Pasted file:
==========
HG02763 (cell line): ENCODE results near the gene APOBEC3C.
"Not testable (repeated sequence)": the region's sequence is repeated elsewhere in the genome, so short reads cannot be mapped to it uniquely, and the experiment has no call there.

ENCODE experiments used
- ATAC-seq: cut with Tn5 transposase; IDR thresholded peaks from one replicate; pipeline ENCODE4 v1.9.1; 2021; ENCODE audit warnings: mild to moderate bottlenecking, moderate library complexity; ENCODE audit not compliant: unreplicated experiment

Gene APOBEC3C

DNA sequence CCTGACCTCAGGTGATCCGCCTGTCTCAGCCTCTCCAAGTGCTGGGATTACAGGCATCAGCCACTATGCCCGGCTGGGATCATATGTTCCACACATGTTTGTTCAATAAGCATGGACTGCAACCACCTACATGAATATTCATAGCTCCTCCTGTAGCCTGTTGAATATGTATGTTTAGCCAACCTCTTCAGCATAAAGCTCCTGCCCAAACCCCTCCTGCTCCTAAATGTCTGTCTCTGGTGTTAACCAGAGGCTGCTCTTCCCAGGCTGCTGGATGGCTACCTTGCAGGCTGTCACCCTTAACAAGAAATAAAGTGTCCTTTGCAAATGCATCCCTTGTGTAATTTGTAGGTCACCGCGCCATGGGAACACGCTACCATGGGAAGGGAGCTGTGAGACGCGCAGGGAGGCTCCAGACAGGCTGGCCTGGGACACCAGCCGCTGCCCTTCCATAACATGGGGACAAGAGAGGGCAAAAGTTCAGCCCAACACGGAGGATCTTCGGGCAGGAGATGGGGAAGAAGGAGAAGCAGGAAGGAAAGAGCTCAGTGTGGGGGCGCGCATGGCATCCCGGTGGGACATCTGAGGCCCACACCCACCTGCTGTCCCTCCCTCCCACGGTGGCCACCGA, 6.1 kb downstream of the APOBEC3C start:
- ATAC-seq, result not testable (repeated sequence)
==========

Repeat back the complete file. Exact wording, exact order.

HG02763 (cell line): ENCODE results near the gene APOBEC3C.
"Not testable (repeated sequence)": the region's sequence is repeated elsewhere in the genome, so short reads cannot be mapped to it uniquely, and the experiment has no call there.

ENCODE experiments used
- ATAC-seq: cut with Tn5 transposase; IDR thresholded peaks from one replicate; pipeline ENCODE4 v1.9.1; 2021; ENCODE audit warnings: mild to moderate bottlenecking, moderate library complexity; ENCODE audit not compliant: unreplicated experiment

Gene APOBEC3C

DNA sequence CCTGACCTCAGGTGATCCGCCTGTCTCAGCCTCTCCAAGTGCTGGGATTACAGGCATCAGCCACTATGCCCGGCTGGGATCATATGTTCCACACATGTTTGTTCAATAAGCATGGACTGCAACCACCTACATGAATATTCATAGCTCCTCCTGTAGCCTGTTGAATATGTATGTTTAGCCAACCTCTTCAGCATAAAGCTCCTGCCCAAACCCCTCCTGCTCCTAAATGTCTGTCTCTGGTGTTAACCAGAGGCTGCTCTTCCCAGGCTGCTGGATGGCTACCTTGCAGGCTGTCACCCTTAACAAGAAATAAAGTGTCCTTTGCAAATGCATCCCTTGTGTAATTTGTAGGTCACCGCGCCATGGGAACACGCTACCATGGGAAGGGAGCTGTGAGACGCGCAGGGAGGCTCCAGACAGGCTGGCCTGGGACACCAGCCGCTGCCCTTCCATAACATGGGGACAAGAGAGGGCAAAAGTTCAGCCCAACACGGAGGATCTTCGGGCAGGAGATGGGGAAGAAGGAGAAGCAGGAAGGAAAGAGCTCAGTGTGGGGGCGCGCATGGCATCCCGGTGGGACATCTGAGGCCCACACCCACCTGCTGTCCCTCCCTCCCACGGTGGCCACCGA, 6.1 kb downstream of the APOBEC3C start:
- ATAC-seq, result not testable (repeated sequence)